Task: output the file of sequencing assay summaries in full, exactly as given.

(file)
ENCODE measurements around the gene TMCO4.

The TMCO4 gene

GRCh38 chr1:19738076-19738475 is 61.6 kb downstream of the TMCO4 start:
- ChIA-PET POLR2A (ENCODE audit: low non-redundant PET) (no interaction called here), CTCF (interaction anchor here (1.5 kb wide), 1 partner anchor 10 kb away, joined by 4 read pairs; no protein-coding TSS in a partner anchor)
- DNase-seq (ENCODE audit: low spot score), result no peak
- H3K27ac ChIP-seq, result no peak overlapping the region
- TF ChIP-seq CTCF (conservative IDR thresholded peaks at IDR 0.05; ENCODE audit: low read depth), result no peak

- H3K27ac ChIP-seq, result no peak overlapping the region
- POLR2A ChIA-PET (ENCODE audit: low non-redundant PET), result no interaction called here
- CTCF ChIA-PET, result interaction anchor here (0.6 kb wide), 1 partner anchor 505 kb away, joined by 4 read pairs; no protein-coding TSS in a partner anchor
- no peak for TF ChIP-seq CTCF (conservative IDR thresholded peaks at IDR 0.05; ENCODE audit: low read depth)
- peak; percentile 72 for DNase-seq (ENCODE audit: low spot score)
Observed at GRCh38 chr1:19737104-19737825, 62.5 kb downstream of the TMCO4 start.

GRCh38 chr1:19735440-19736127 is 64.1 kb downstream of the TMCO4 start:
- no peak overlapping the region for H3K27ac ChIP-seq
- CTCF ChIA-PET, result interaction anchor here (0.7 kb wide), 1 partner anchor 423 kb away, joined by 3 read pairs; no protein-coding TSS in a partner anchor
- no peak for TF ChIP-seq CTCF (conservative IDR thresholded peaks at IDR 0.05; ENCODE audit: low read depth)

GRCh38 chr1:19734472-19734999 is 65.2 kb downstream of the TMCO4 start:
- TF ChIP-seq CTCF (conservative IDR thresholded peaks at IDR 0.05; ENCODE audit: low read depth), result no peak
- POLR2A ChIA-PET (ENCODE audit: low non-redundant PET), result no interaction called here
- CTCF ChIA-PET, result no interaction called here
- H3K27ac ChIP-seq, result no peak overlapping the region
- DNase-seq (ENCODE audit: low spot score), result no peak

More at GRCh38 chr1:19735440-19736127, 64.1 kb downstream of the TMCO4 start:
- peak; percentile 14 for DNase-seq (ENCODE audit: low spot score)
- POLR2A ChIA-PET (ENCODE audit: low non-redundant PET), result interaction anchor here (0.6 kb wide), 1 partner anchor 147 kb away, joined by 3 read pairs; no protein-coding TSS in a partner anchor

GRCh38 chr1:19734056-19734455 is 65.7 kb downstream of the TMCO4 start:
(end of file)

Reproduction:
ENCODE measurements around the gene TMCO4.

The TMCO4 gene

GRCh38 chr1:19738076-19738475 is 61.6 kb downstream of the TMCO4 start:
- ChIA-PET POLR2A (ENCODE audit: low non-redundant PET) (no interaction called here), CTCF (interaction anchor here (1.5 kb wide), 1 partner anchor 10 kb away, joined by 4 read pairs; no protein-coding TSS in a partner anchor)
- DNase-seq (ENCODE audit: low spot score), result no peak
- H3K27ac ChIP-seq, result no peak overlapping the region
- TF ChIP-seq CTCF (conservative IDR thresholded peaks at IDR 0.05; ENCODE audit: low read depth), result no peak

- H3K27ac ChIP-seq, result no peak overlapping the region
- POLR2A ChIA-PET (ENCODE audit: low non-redundant PET), result no interaction called here
- CTCF ChIA-PET, result interaction anchor here (0.6 kb wide), 1 partner anchor 505 kb away, joined by 4 read pairs; no protein-coding TSS in a partner anchor
- no peak for TF ChIP-seq CTCF (conservative IDR thresholded peaks at IDR 0.05; ENCODE audit: low read depth)
- peak; percentile 72 for DNase-seq (ENCODE audit: low spot score)
Observed at GRCh38 chr1:19737104-19737825, 62.5 kb downstream of the TMCO4 start.

GRCh38 chr1:19735440-19736127 is 64.1 kb downstream of the TMCO4 start:
- no peak overlapping the region for H3K27ac ChIP-seq
- CTCF ChIA-PET, result interaction anchor here (0.7 kb wide), 1 partner anchor 423 kb away, joined by 3 read pairs; no protein-coding TSS in a partner anchor
- no peak for TF ChIP-seq CTCF (conservative IDR thresholded peaks at IDR 0.05; ENCODE audit: low read depth)

GRCh38 chr1:19734472-19734999 is 65.2 kb downstream of the TMCO4 start:
- TF ChIP-seq CTCF (conservative IDR thresholded peaks at IDR 0.05; ENCODE audit: low read depth), result no peak
- POLR2A ChIA-PET (ENCODE audit: low non-redundant PET), result no interaction called here
- CTCF ChIA-PET, result no interaction called here
- H3K27ac ChIP-seq, result no peak overlapping the region
- DNase-seq (ENCODE audit: low spot score), result no peak

More at GRCh38 chr1:19735440-19736127, 64.1 kb downstream of the TMCO4 start:
- peak; percentile 14 for DNase-seq (ENCODE audit: low spot score)
- POLR2A ChIA-PET (ENCODE audit: low non-redundant PET), result interaction anchor here (0.6 kb wide), 1 partner anchor 147 kb away, joined by 3 read pairs; no protein-coding TSS in a partner anchor

GRCh38 chr1:19734056-19734455 is 65.7 kb downstream of the TMCO4 start: